Email Personalization, Abandoned Carts and GDPR

There have been numerous scare stories about the impending death of email marketing once GDPR kicks in later this month on May 25th.

As you’ll know, you will be legally obligated to acquire consent (from existing customers, and new) in order to send your email marketing communications. This will no doubt see your email list reduce in size. But on the plus side, this means your email marketing database will only contain people who want to receive your emails. Providing you’re compliant with the new regulations, there’s no reason why you can’t continue to send personalized email campaigns and abandoned cart emails.

Regardless, there still seems to be a lot of confusion around the topic of GDPR and email marketing.

Abandoned cart emails

One of the areas that seems to have raised many questions is the topic of abandoned cart emails and their lawful basis. There has been some debate as to whether abandoned cart emails constitute transactional emails or marketing emails. Some have suggested that they are the former, arguing that legitimate interests can be your lawful basis for processing personal data to send these emails. Others have recommended getting consent and treating abandoned cart emails as marketing emails.

We believe consent is the best option here and in the best interests of customers. Legitimate interests is used as a lawful basis for when the processing is necessary and in ways that customers ‘would reasonably expect’. However, in the case of abandoned cart emails, it’s debatable as to whether a) they are necessary and b) whether a visitor landing on your site would expect such an email.

In this case, abandoned cart emails can then be sent to consumers who have opted-in.

Personalized emails

In much the same way, personalized marketing emails require consent. It’s important when using a personalization tool like Bunting to make sure your vendor is up to date with your email subscriptions.

It’s crucially important to make sure your recipients know that their data will be used for personalized marketing emails, and you’ll need to detail how and why.  This information should be displayed clearly and must be easily accessed. Remember consent needs to be “freely given, specific, informed and unambiguous”.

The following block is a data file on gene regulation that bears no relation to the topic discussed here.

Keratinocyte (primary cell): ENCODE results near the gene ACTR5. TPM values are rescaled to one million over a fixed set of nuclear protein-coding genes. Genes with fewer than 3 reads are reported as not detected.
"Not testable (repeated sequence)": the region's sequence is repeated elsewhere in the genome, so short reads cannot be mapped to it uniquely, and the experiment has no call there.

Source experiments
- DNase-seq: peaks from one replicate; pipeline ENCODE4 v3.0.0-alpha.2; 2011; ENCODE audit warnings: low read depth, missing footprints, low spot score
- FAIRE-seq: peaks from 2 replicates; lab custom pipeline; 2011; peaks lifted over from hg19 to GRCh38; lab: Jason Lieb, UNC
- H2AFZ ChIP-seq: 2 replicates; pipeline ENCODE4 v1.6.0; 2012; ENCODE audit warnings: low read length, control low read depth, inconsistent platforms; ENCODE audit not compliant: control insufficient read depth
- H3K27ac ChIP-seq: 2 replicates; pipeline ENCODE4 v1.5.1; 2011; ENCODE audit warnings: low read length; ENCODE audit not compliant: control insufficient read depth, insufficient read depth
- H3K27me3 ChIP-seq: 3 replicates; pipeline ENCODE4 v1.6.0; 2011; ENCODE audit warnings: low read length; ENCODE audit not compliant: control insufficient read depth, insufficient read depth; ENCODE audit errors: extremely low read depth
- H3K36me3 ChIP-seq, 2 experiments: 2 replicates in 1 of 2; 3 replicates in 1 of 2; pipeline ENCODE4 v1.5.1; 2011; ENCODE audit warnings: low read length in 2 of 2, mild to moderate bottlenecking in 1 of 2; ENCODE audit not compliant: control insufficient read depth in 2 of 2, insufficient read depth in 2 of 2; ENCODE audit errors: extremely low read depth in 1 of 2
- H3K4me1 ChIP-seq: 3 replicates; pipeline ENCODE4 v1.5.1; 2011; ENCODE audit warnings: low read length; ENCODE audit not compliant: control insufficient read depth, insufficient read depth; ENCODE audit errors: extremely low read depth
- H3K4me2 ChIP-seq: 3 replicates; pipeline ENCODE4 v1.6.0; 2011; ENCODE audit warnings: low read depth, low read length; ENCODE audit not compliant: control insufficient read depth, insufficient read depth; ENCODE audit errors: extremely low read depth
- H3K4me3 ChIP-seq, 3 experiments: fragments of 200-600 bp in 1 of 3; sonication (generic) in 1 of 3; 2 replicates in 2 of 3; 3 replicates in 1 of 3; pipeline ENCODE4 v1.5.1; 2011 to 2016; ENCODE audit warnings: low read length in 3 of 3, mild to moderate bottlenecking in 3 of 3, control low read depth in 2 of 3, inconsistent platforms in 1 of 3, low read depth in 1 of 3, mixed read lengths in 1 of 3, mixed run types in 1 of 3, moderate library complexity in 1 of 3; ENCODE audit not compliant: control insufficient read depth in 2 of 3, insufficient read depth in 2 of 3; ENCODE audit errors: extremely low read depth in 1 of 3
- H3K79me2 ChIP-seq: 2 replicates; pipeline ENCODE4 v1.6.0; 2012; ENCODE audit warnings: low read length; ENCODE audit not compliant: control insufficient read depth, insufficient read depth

With all kinds of marketing emails it’s essential that recipients can opt-out – unsubscribe – just as easily as they can opt-in.


Only you are responsible for your GDPR compliance, meaning you need to check your vendors have the structures and processes in place to ensure your own compliance with the regulation.

You should now be in the process of getting consent from your customers – existing customers and new ones – to process their data in order to send them further marketing emails. It’s important that your vendors are also updated with your customers’ consent, which we are well prepared for at Bunting.

For Bunting users we’ve got a guide for how to update your email database in the tool. In this article you’ll find out how to automate this process and keep Bunting up to date with your opt-ins.

Good luck with the rest of your preparations, and if you’ve any questions, just drop us an email at gdpr [at] bunting [dot] com

Disclaimer: nothing in this article should be taken as legal advice. We strongly encourage you to get legal advice to aid your GDPR preparations!

By: Bunting 11th May 2018 Tags: ,